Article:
Slowly picking up the scent

Global perfume sales have risen, but some nationalities are keener than others to splash on the cologne. Advertisers must focus on such variations

Perfume and aftershave have long been a favourite of Christmas shoppers and as the festive period gets into full swing, every commercial break, newspaper and magazine will be packed with ads for fragrances.

Globally, the fragrance industry has experienced tremendous growth in the past ten years, but it is still not well established the world over – as recent data from TGI shows, while revealing some interesting regional variations.

European women are particularly big fans of fragrances, with 94 per cent of Spanish women using perfume. Similar penetration levels are seen in France, Germany and the UK. Although European men are slightly less likely to use fragrance, the penetration figures are still high. At least eight out of ten men in Spain and seven out of ten men in the UK and France use aftershave or a form of male fragrance.

Interestingly, the levels of fragrance use fall dramatically outside Europe, in countries such as China and Japan, where just one in four women and less than one in ten men uses them.

There is a huge opportunity for perfume brands to increase their penetration in these two markets, particularly as consumers in these countries are increasingly fond of international brands.

This assumption is supported by TGI data which shows that more than 50 per cent of consumers in China agree that they would use a famous brand to improve their image. It is also interesting to note that there is a visible tendency for Chinese consumers to buy fine fragrances as gifts for others, as 43 per cent of users stated that they received their fragrance as a gift.

In Italy, Israel, Romania and Slovenia, men are more likely than women to use fragrances. In Italy, 83 per cent of men use fragrances, but only 72 per cent of Italian women wear perfume. Interestingly, the data also shows that 65 per cent of Italian men believe that it is important to be attractive to the opposite sex compared with just 59 per cent of Italian women.

Saudi Arabia and the US both have room for significant growth in the male fragrance market. While 84 per cent of Saudi women use perfume, just 53 per cent of Saudi men use aftershave/male fragrance. In the US, 79 per cent of women are fragrance users against 57 per cent of men. In fact, only seven per cent of American men say that they “can’t resist expensive cologne”.

A clear division emerges between men and women when it comes to heavy fragrance users – those who apply their fragrance more than once a day. Regardless of the general numbers of men and women using fragrance, women use fragrance most regularly.

For instance, in the UK, 55 per cent of women claim to use fragrance once a day or more compared with just 33 per cent of men. In France, where 73 per cent of women are heavy fragrance users compared with 40 per cent of men, the division is even more evident. This could be attributed to the high volume of fragrance marketing that is targeted at female consumers. This is beginning to change, but Christmas remains the most intensive period of male-oriented marketing activity.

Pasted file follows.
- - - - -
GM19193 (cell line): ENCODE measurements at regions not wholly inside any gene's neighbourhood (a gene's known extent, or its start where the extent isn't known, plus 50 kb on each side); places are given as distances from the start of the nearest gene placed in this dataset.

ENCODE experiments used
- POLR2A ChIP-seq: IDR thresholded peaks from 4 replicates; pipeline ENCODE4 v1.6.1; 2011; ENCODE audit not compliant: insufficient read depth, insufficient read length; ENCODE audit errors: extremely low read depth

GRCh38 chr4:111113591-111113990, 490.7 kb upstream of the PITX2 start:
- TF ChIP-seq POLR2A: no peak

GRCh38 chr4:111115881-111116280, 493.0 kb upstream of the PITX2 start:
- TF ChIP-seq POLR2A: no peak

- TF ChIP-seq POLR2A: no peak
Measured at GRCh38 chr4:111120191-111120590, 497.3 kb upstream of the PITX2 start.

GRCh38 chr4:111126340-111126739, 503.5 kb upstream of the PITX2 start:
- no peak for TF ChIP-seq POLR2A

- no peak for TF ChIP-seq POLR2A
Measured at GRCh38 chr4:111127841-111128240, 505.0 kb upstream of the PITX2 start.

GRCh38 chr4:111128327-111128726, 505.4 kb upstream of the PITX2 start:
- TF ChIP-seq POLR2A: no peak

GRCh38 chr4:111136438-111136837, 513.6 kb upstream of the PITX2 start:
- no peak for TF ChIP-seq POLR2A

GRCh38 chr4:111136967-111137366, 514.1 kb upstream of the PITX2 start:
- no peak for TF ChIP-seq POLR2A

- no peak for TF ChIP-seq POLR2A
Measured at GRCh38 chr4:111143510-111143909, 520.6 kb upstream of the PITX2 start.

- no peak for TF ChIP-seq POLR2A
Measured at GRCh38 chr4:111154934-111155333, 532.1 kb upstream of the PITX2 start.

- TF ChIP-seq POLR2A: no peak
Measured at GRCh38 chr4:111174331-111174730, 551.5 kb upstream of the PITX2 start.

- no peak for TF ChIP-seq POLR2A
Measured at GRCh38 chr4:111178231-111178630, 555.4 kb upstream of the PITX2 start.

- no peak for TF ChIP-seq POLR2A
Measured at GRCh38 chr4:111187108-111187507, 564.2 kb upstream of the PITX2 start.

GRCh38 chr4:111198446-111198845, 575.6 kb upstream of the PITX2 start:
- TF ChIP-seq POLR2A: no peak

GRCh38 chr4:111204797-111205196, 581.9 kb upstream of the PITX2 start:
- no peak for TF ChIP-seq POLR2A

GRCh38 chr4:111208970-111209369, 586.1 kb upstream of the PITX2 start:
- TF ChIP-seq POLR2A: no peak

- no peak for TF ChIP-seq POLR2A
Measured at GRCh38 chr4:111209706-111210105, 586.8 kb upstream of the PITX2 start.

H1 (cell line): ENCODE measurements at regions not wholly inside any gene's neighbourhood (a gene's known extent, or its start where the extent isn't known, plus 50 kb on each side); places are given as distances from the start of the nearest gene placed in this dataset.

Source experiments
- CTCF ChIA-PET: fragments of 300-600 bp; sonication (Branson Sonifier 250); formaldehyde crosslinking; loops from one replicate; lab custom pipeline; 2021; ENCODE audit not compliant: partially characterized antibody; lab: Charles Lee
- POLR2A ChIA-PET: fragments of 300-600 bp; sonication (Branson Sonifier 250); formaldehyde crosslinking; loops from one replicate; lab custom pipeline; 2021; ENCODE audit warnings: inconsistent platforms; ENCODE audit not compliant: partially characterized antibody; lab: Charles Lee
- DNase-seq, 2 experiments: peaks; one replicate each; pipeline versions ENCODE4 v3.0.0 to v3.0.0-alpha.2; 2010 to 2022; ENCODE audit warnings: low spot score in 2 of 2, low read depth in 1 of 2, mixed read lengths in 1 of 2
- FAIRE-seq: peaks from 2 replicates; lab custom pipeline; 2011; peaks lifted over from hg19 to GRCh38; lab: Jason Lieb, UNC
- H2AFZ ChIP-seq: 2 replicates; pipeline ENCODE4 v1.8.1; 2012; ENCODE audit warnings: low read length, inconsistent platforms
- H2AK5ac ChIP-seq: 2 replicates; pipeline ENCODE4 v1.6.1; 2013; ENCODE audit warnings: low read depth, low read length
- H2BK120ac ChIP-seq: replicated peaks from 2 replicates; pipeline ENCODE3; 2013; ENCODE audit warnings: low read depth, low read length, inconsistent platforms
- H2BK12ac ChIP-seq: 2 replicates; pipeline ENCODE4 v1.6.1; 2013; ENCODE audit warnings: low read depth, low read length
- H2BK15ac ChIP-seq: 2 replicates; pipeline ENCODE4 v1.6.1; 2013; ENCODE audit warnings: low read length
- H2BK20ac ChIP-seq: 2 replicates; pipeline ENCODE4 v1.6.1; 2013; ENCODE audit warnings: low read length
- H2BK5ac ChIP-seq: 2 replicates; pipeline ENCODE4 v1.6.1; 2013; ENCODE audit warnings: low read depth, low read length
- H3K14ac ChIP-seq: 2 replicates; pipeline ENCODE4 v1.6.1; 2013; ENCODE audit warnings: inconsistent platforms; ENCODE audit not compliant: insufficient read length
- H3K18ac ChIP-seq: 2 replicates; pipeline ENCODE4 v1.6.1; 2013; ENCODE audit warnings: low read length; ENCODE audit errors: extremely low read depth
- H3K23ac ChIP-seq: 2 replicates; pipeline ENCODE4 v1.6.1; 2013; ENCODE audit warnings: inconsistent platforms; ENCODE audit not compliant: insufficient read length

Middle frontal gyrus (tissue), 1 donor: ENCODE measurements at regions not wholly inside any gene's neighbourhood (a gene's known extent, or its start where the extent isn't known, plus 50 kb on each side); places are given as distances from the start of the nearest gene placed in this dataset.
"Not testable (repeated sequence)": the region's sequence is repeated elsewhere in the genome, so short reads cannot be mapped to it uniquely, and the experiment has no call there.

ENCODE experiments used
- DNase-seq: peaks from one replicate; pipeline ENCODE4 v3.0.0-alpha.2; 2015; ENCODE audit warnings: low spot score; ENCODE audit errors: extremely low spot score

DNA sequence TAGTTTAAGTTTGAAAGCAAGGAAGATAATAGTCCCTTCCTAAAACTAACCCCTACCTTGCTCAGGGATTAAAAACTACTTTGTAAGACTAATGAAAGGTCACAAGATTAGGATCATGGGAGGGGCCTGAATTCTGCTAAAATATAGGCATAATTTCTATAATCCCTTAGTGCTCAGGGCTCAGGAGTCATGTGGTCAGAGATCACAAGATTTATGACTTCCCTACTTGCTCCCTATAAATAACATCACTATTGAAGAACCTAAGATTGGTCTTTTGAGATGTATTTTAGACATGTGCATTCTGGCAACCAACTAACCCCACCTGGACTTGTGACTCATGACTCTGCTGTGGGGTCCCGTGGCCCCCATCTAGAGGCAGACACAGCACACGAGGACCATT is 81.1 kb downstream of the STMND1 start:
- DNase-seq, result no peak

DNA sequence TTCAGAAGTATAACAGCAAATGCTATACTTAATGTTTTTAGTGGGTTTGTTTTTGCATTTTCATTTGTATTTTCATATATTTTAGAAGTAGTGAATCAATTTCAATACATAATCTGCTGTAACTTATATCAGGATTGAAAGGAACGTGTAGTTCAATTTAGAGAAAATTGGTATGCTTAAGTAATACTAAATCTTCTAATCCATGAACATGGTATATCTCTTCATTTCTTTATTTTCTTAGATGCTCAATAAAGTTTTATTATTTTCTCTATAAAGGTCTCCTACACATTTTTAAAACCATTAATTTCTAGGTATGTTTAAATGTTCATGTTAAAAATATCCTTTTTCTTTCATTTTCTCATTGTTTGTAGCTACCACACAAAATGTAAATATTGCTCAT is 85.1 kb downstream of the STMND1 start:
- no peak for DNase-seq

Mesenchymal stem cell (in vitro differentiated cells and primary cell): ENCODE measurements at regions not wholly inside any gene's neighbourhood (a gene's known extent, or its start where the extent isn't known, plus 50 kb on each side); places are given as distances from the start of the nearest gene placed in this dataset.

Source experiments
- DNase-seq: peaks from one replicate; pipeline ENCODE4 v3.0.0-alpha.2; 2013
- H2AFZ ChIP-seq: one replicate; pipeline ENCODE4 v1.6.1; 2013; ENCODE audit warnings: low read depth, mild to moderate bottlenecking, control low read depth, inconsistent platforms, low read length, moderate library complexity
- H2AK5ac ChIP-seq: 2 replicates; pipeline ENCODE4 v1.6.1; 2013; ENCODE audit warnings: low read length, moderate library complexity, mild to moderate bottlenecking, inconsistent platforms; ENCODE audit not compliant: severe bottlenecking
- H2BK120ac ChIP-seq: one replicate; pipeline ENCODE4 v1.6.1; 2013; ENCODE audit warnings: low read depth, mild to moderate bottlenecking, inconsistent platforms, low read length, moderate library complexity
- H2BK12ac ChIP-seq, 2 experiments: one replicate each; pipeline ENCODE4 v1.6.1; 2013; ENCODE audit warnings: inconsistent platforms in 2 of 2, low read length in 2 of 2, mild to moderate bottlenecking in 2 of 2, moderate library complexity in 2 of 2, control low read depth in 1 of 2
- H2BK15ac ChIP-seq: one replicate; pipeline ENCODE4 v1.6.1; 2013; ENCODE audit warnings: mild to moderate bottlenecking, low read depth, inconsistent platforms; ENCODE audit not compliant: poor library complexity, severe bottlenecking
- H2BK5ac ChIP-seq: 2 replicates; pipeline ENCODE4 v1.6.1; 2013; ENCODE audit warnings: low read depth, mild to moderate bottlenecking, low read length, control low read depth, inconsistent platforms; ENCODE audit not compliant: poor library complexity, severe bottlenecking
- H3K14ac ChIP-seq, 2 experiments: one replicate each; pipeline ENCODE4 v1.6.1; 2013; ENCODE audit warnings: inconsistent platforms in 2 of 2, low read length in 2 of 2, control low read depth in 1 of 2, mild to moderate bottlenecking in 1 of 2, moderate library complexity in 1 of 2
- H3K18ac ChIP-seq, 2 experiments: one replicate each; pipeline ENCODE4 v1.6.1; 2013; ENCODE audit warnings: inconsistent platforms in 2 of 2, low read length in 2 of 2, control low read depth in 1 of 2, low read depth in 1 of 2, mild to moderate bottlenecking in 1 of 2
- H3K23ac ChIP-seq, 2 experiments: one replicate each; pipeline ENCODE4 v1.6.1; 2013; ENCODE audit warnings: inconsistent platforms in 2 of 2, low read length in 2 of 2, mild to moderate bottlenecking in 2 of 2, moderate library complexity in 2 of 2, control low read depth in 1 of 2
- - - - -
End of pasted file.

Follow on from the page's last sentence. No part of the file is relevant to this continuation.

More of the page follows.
Even in a country such as Romania, where a far higher percentage of men use fragrance than women, it is women who use it in greater quantities. The data shows that 46 per cent of Romanian women apply a fragrance once a day or more, compared with just 29 per cent of men. The big challenge facing the industry here is to increase usage among male consumers.

An interesting picture of the global market emerges when looking at the age breakdown of consumers in the top markets. In the UK, Germany, Spain and Sweden, it is clearly the youngest age groups that are most likely to use fragrance. In Spain, for instance, a massive 98 per cent of women aged 18 to 24 use perfume. In Germany, where 94 per cent of women use perfume, 25- to 34-year-old women are the biggest consumers. In the UK, age seems to have a particularly large impact on the numbers of male fragrance consumers. Whereas 84 per cent of 18- to 24-year-old British men use fragrances, just 60 per cent of those aged 55 and over claim to use them.

The fragrance market in France is unique. For both men and women, it is consumers in the 45- to 54-year-old age bracket that are the biggest fragrance users. The situation in the US is also interesting where age has little impact on female consumers. However, among American men the biggest consumers of aftershave/male fragrance are those aged 55 and over.

As the global fragrance industry evolves, it becomes more vital for brand owners to understand the way in which consumer behaviour differs from country to country. Those advertisers that succeed in retaining existing customers and increasing their use of fragrances, as well as attracting emerging consumer groups, will win through this Christmas and beyond.

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